The 10-megawatt microreactor wouldn’t meet all of the demand, but it would serve to demonstrate the technology, as other communities and campuses look to transition away from fossil fuels, Brooks said.
One company that is building microreactors that the public can get a look at today is Last Energy, based in Washington, D.C. It built a model reactor in Brookshire, Texas that’s housed in an edgy cube covered in reflective metal.
Now it’s taking that apart to test how to transport the unit. A caravan of trucks is taking it to Austin, where company founder Bret Kugelmass is scheduled to speak at the South by Southwest conference and festival.
Kugelmass, a technology entrepreneur and mechanical engineer, is talking with some universities, but his primary focus is on industrial customers. He’s working with licensing authorities in the United Kingdom, Poland and Romania to try to get his first reactor running in Europe in 2025.
The urgency of the climate crisis means zero-carbon nuclear energy must be scaled up soon, he said.
“It has to be a small, manufactured product as opposed to a large, bespoke construction project,” he said.
Traditional nuclear power costs billions of dollars. An example is two additional reactors at a plant in Georgia that will end up costing more than $30 billion.
The total cost of Last Energy’s microreactor, including module fabrication, assembly and site prep work, is under $100 million, the company says.
Westinghouse, which has been a mainstay of the nuclear industry for over 70 years, is developing its “eVinci” microreactor, Shaqqo said, and is aiming to get the technology licensed by 2027.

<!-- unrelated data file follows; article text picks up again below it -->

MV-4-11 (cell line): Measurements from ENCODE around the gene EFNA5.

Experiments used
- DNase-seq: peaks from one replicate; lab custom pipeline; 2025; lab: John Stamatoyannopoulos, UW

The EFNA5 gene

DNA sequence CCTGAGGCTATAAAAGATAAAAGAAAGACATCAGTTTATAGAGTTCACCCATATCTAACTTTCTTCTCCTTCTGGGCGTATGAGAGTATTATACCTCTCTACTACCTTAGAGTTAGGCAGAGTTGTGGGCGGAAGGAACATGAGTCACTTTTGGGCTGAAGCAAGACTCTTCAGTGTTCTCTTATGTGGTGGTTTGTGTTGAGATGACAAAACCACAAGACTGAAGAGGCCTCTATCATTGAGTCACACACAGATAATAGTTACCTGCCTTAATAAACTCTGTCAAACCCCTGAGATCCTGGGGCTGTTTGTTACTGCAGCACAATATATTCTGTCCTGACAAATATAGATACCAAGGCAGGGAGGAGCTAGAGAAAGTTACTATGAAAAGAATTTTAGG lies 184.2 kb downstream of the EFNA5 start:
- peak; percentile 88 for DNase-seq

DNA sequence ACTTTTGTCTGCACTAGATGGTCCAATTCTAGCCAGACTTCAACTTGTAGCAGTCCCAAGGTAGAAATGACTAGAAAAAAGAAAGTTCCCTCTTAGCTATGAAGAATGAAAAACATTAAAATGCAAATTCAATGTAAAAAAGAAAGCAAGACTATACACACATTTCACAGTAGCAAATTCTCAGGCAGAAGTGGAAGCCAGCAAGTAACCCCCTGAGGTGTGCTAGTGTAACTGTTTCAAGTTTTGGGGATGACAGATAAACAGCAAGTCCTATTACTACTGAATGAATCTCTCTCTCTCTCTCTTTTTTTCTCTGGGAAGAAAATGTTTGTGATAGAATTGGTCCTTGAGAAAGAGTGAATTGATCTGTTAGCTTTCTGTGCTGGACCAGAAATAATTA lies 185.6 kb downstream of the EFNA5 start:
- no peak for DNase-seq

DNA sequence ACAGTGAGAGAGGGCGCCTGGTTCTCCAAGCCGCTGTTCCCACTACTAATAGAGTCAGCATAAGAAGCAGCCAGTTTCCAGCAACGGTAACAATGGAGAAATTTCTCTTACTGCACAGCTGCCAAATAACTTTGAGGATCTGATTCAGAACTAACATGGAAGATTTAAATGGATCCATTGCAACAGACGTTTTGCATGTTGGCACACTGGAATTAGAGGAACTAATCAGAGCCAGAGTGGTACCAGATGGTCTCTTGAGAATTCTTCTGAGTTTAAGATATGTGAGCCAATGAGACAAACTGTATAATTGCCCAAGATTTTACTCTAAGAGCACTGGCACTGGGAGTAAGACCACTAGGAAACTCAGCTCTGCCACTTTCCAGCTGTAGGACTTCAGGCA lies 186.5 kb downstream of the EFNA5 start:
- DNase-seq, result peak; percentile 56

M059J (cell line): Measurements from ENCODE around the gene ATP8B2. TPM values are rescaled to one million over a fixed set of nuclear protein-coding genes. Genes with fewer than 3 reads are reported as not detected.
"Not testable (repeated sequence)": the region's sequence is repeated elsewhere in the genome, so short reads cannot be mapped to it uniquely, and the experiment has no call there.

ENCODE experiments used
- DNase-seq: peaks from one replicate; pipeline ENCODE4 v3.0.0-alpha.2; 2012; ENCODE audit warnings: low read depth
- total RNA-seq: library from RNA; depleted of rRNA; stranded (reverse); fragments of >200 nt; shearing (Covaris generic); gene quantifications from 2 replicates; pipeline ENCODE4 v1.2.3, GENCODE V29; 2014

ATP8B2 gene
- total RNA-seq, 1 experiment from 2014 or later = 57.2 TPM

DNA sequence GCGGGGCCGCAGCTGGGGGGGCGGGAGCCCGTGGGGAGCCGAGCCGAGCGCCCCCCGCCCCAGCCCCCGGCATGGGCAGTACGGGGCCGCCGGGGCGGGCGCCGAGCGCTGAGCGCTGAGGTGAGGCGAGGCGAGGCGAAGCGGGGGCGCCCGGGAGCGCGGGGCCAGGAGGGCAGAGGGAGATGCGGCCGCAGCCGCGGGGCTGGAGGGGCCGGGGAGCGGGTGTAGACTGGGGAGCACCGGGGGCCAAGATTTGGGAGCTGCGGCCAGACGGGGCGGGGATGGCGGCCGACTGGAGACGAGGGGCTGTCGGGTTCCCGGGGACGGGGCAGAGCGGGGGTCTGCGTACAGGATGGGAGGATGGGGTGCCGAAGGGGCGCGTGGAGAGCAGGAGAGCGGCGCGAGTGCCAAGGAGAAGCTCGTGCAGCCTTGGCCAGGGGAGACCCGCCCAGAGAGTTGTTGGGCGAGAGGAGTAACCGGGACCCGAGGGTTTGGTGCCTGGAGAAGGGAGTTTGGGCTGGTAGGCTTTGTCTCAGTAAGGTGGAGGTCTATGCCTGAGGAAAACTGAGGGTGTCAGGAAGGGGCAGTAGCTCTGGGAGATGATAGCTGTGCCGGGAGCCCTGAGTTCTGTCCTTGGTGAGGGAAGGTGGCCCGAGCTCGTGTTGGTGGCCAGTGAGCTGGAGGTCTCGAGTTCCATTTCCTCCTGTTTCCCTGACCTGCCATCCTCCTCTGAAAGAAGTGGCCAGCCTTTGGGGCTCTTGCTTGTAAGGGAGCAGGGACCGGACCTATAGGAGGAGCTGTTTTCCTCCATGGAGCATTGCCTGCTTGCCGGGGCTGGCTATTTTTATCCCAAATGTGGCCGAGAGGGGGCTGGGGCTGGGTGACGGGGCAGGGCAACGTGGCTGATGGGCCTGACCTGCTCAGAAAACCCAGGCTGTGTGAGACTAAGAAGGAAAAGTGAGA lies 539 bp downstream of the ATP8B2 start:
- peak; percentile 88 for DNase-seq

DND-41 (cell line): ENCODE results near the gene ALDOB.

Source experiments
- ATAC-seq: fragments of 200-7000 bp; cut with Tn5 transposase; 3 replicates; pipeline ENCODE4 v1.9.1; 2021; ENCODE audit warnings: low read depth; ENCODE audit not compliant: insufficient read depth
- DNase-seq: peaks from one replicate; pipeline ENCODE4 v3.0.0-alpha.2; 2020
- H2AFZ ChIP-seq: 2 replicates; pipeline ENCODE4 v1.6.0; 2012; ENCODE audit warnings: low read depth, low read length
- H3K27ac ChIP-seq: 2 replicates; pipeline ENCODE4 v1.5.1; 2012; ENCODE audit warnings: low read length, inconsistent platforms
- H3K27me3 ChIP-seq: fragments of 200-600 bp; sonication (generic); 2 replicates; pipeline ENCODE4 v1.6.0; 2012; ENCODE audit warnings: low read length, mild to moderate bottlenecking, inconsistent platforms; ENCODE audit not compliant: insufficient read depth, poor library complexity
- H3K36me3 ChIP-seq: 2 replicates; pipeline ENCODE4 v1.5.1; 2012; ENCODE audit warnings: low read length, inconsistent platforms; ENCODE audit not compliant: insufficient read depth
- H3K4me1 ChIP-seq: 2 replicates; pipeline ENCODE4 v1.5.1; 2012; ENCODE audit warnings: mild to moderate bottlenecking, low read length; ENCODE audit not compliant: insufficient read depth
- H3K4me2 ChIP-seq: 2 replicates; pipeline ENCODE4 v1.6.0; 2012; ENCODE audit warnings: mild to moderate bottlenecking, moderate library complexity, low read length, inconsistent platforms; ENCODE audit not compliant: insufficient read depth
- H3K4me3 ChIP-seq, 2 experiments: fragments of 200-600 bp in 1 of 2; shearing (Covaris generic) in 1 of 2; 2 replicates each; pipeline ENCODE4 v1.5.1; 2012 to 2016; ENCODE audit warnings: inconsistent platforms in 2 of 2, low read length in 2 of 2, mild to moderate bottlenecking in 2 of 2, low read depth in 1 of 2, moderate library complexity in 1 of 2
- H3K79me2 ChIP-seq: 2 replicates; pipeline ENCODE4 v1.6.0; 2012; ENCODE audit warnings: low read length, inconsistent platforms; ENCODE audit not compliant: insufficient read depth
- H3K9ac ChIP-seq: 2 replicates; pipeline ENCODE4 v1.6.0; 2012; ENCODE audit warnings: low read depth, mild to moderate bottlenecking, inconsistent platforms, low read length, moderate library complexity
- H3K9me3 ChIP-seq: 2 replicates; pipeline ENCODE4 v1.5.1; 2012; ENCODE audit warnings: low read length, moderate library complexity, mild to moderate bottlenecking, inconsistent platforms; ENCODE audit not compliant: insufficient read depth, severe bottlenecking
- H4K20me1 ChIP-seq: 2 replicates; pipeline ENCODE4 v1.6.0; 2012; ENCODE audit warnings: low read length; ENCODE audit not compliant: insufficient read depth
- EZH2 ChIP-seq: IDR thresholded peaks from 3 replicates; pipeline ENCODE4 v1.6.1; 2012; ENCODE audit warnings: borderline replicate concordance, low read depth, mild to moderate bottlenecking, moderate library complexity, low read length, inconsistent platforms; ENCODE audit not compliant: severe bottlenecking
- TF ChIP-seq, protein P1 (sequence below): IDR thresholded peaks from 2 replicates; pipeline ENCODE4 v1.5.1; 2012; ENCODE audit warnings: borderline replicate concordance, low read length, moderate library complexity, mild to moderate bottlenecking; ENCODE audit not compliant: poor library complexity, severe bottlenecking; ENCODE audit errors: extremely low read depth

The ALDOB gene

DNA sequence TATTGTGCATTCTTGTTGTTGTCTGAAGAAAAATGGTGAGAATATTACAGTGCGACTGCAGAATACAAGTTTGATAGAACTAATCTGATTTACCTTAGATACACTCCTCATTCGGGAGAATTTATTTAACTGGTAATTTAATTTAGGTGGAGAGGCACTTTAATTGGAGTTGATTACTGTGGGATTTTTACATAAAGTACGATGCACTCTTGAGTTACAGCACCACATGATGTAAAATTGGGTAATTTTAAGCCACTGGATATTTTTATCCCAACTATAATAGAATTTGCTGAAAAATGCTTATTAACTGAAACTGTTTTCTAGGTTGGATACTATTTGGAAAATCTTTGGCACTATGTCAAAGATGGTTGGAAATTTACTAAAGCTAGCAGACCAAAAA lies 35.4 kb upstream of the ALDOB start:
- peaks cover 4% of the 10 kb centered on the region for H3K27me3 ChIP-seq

The Department of Defense is working on a microreactor too. Project Pele is a DOD prototype mobile nuclear reactor under design at the Idaho National Laboratory.
Abilene Christian University in Texas is leading a group of three other universities with the company Natura Resources to design and build a research microreactor cooled by molten salt to allow for high temperature operations at low pressure, in part to help train the next generation nuclear workforce.
But not everyone shares the enthusiasm. Edwin Lyman, director of nuclear power safety at the Union of Concerned Scientists, called it “completely unjustified.”
Microreactors in general will require much more uranium to be mined and enriched per unit of electricity generated than conventional reactors do, he said. He said he also expects fuel costs to be substantially higher and that more depleted uranium waste could be generated compared to conventional reactors.
“I think those who are hoping that microreactors are going to be the silver bullet for solving the climate change crisis are simply betting on the wrong horse,” he said.
Lyman also said he fears microreactors could be targeted for a terrorist attack, and some designs would use fuels that could be attractive to terrorists seeking to build crude nuclear weapons. The UCS does not oppose using nuclear power, but wants to make sure it’s safe.
The United States does not have a national storage facility for storing spent nuclear fuel and it’s piling up. Microreactors would only compound the problem and spread the radioactive waste around, Lyman said.
A 2022 Stanford-led study found that smaller modular reactors — the next size up from micro — will generate more waste than conventional reactors. Lead author Lindsay Krall said this week that the design of microreactors would make them subject to the same issue.
Kugelmass sees only promise. Nuclear, he said, has been “totally misunderstood and under leveraged.” It will be “the key pillar of our energy transformation moving forward.”